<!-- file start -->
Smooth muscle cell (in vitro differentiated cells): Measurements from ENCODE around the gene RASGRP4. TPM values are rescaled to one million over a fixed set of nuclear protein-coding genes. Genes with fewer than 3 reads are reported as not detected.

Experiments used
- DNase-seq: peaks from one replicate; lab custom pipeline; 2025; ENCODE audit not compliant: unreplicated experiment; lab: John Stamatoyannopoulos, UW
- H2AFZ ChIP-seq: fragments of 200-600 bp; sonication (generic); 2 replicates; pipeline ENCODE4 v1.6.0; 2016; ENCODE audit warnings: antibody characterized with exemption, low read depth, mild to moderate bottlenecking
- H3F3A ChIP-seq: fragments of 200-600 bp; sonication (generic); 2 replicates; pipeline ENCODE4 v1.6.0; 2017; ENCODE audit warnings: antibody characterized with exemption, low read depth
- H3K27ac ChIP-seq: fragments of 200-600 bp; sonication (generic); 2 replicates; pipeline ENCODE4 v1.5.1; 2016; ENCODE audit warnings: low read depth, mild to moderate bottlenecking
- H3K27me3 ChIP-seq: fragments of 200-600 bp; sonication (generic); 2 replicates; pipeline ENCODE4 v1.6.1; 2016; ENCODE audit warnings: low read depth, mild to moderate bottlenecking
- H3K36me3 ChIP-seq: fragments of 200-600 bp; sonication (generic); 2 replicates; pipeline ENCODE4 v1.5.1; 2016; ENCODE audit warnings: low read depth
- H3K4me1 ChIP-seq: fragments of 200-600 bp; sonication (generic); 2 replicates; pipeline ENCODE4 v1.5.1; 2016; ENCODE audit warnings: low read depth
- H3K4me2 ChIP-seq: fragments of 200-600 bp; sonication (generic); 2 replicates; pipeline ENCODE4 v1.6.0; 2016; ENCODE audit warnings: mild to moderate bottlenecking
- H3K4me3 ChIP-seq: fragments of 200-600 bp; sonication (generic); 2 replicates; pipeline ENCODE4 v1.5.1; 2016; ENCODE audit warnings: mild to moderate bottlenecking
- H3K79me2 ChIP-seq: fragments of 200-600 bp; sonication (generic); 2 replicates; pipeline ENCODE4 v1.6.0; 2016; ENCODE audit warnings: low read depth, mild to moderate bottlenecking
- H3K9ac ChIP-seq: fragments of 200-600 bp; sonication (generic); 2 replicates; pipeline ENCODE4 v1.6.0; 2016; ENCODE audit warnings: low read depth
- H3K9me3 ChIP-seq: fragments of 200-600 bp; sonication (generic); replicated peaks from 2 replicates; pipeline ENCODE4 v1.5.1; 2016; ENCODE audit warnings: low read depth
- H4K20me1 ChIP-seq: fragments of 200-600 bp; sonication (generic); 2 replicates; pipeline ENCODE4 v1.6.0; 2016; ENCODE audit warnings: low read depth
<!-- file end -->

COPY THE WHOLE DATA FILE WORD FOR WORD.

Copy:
Smooth muscle cell (in vitro differentiated cells): Measurements from ENCODE around the gene RASGRP4. TPM values are rescaled to one million over a fixed set of nuclear protein-coding genes. Genes with fewer than 3 reads are reported as not detected.

Experiments used
- DNase-seq: peaks from one replicate; lab custom pipeline; 2025; ENCODE audit not compliant: unreplicated experiment; lab: John Stamatoyannopoulos, UW
- H2AFZ ChIP-seq: fragments of 200-600 bp; sonication (generic); 2 replicates; pipeline ENCODE4 v1.6.0; 2016; ENCODE audit warnings: antibody characterized with exemption, low read depth, mild to moderate bottlenecking
- H3F3A ChIP-seq: fragments of 200-600 bp; sonication (generic); 2 replicates; pipeline ENCODE4 v1.6.0; 2017; ENCODE audit warnings: antibody characterized with exemption, low read depth
- H3K27ac ChIP-seq: fragments of 200-600 bp; sonication (generic); 2 replicates; pipeline ENCODE4 v1.5.1; 2016; ENCODE audit warnings: low read depth, mild to moderate bottlenecking
- H3K27me3 ChIP-seq: fragments of 200-600 bp; sonication (generic); 2 replicates; pipeline ENCODE4 v1.6.1; 2016; ENCODE audit warnings: low read depth, mild to moderate bottlenecking
- H3K36me3 ChIP-seq: fragments of 200-600 bp; sonication (generic); 2 replicates; pipeline ENCODE4 v1.5.1; 2016; ENCODE audit warnings: low read depth
- H3K4me1 ChIP-seq: fragments of 200-600 bp; sonication (generic); 2 replicates; pipeline ENCODE4 v1.5.1; 2016; ENCODE audit warnings: low read depth
- H3K4me2 ChIP-seq: fragments of 200-600 bp; sonication (generic); 2 replicates; pipeline ENCODE4 v1.6.0; 2016; ENCODE audit warnings: mild to moderate bottlenecking
- H3K4me3 ChIP-seq: fragments of 200-600 bp; sonication (generic); 2 replicates; pipeline ENCODE4 v1.5.1; 2016; ENCODE audit warnings: mild to moderate bottlenecking
- H3K79me2 ChIP-seq: fragments of 200-600 bp; sonication (generic); 2 replicates; pipeline ENCODE4 v1.6.0; 2016; ENCODE audit warnings: low read depth, mild to moderate bottlenecking
- H3K9ac ChIP-seq: fragments of 200-600 bp; sonication (generic); 2 replicates; pipeline ENCODE4 v1.6.0; 2016; ENCODE audit warnings: low read depth
- H3K9me3 ChIP-seq: fragments of 200-600 bp; sonication (generic); replicated peaks from 2 replicates; pipeline ENCODE4 v1.5.1; 2016; ENCODE audit warnings: low read depth
- H4K20me1 ChIP-seq: fragments of 200-600 bp; sonication (generic); 2 replicates; pipeline ENCODE4 v1.6.0; 2016; ENCODE audit warnings: low read depth